Which show would you take to a desert island?
I think The Office is about as perfect a piece of television as you can get. I am a huge, huge fan. It’s definitely the best comedy in my lifetime. Ricky Gervais said The Office wouldn’t have existed if it wasn’t for The Royle Family, which is hugely flattering for Craig Cash and Caroline Aherne. They deserve those accolades. Do you miss filming The Royle Family?
I was only 17 when it started and it’s been a huge part of my life. The good thing is, it’s not particularly plot-driven, so if we only catch up with them once a year, we won’t have missed much in between. Christmas wouldn’t be Christmas without a Royle Family special. Will there be another?
I had a central role last year, but one year I didn’t appear at all because Antony was babysitting! Whenever Craig wants to wind me up, he says they’ve written the first line and it’s: “Oh, isn’t it a shame about Antony dying in that freak accident? Let’s never mention him again.”
Whatever they write, it’s such a joy to turn up on set and see everyone again. For me, that’s not work. That’s just fun. But I saw Craig last night and he just said, “I know, I know, we need to write it.” What would your dream role be?
I always play slightly gormless, sweet guys. In real life I don’t think I’m gormless and I’m not even that sweet, so I’d love to play a serious baddie. I’d like to really shock and scare people and just be properly evil. I’m even sweet and gormless in The Café, and I wrote that! Have you always wanted to write as well as act?
I did a play called 50 Ways to Leave Your Lover with a very funny and talented actress called Michelle Terry, and we got on so well that we said we wanted to write something together. It’s something actors say a lot to each other, but we actually did it.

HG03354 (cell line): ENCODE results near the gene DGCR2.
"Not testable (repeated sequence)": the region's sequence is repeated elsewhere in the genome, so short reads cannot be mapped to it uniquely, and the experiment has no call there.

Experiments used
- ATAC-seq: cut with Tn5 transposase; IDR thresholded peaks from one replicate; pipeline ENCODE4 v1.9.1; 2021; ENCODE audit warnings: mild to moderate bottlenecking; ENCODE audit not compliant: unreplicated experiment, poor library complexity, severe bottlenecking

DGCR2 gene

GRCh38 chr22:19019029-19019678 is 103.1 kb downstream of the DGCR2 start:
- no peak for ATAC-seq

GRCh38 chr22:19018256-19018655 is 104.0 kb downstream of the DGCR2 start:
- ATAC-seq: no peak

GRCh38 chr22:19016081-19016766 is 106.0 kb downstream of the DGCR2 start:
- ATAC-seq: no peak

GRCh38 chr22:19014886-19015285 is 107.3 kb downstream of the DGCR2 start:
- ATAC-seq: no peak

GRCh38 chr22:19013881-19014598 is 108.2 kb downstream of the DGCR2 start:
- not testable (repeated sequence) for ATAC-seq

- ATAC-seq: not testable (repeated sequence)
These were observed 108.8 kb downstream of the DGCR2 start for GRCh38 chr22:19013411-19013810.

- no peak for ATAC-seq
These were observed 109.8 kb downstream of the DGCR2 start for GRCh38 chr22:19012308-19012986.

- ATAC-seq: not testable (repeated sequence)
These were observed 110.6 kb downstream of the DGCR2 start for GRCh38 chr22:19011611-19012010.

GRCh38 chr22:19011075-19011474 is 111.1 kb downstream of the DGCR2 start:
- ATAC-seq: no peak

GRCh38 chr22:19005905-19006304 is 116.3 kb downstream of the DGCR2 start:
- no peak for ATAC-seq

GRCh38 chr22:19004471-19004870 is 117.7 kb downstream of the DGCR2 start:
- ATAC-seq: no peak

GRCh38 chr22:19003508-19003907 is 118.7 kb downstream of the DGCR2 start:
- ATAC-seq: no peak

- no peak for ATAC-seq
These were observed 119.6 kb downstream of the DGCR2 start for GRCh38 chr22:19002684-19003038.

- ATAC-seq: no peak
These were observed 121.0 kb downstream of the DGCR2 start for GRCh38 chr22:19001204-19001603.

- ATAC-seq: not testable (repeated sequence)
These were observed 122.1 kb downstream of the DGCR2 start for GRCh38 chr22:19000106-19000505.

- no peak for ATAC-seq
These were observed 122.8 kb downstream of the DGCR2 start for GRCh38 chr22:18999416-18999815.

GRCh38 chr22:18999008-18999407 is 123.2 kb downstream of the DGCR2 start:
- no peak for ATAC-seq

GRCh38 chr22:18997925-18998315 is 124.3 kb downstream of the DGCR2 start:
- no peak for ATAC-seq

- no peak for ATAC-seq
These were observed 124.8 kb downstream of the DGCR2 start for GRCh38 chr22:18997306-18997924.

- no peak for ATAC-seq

We spent months getting together in a coffee house or pub and making a note of all the things that make us laugh. Eventually our notes became a script for The Café, a sitcom set in Weston-super-Mare, which I gave to Craig Cash. He offered to direct it, and we got it commissioned. Would you ever appear in a reality show?
No. I’m an actor, not a personality, and I’ve worked hard to make that distinction over the last few years. I don’t want to be too snobby or preachy about it, but I don’t really believe in reality shows so I take a stand and won’t watch them.
There is definitely a place for a programme that is pure entertainment, but I just think the medium is slightly swamped at the moment. Mind you, The Match was a reality show and I did take part in that a few years ago. I had to do quite a lot of mental gymnastics to justify that. Who was your first TV crush?
Cheetara, from Thundercats. I’m aware she is a cartoon, and also half-cat, half-woman. But she was made deliberately gorgeous! What was the last film that made you cry?
The Iron Giant. It’s an animation loosely based on Ted Hughes’s book The Iron Man. The last time I watched it, my missus [actress Miranda Raison] turned round and was shocked to find me in tears. I’m not much of a crier, but it gets me every time. I have a bit of a thing for animation.
I’ve watched The Little Mermaid a few times, too. The mermaid was desperate to live on dry land and become a princess, and I couldn’t understand why because life under the sea looked nicer. I must have been a bit of a feminist, because I couldn’t work out why the prince couldn’t become a merman and join her under the sea.
Ralf Little stars in The Café, which starts tonight at 9pm on Sky 1.